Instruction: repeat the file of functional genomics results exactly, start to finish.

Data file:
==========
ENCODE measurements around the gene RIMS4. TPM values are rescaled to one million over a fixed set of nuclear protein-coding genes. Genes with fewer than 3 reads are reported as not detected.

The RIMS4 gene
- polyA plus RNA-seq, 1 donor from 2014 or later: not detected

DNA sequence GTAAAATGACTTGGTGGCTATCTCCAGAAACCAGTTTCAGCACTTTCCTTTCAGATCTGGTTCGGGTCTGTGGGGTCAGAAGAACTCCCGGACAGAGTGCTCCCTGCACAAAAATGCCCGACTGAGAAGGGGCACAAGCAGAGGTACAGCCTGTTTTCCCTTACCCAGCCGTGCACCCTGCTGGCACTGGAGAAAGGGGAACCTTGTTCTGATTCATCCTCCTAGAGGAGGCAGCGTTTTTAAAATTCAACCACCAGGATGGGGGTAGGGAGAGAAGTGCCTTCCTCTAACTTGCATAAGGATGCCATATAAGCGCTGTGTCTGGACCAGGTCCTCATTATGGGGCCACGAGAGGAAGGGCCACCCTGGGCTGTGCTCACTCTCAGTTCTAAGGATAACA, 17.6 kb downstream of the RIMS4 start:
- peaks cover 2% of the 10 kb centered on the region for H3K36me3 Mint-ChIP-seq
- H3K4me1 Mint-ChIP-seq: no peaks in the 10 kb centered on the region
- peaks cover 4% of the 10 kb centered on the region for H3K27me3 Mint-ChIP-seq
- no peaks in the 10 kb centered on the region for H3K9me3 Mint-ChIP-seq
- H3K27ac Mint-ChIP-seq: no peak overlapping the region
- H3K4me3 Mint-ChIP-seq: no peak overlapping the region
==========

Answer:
ENCODE measurements around the gene RIMS4. TPM values are rescaled to one million over a fixed set of nuclear protein-coding genes. Genes with fewer than 3 reads are reported as not detected.

The RIMS4 gene
- polyA plus RNA-seq, 1 donor from 2014 or later: not detected

DNA sequence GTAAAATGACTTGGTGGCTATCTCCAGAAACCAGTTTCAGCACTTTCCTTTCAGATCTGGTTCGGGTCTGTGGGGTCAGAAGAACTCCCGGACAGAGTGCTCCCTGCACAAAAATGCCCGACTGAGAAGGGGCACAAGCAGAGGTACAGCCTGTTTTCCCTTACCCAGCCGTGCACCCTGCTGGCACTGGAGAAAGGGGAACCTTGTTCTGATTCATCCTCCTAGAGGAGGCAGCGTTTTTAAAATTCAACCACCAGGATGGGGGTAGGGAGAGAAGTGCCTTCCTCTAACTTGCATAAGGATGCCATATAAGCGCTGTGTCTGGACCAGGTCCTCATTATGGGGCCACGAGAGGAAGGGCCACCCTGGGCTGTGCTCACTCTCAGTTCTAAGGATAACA, 17.6 kb downstream of the RIMS4 start:
- peaks cover 2% of the 10 kb centered on the region for H3K36me3 Mint-ChIP-seq
- H3K4me1 Mint-ChIP-seq: no peaks in the 10 kb centered on the region
- peaks cover 4% of the 10 kb centered on the region for H3K27me3 Mint-ChIP-seq
- no peaks in the 10 kb centered on the region for H3K9me3 Mint-ChIP-seq
- H3K27ac Mint-ChIP-seq: no peak overlapping the region
- H3K4me3 Mint-ChIP-seq: no peak overlapping the region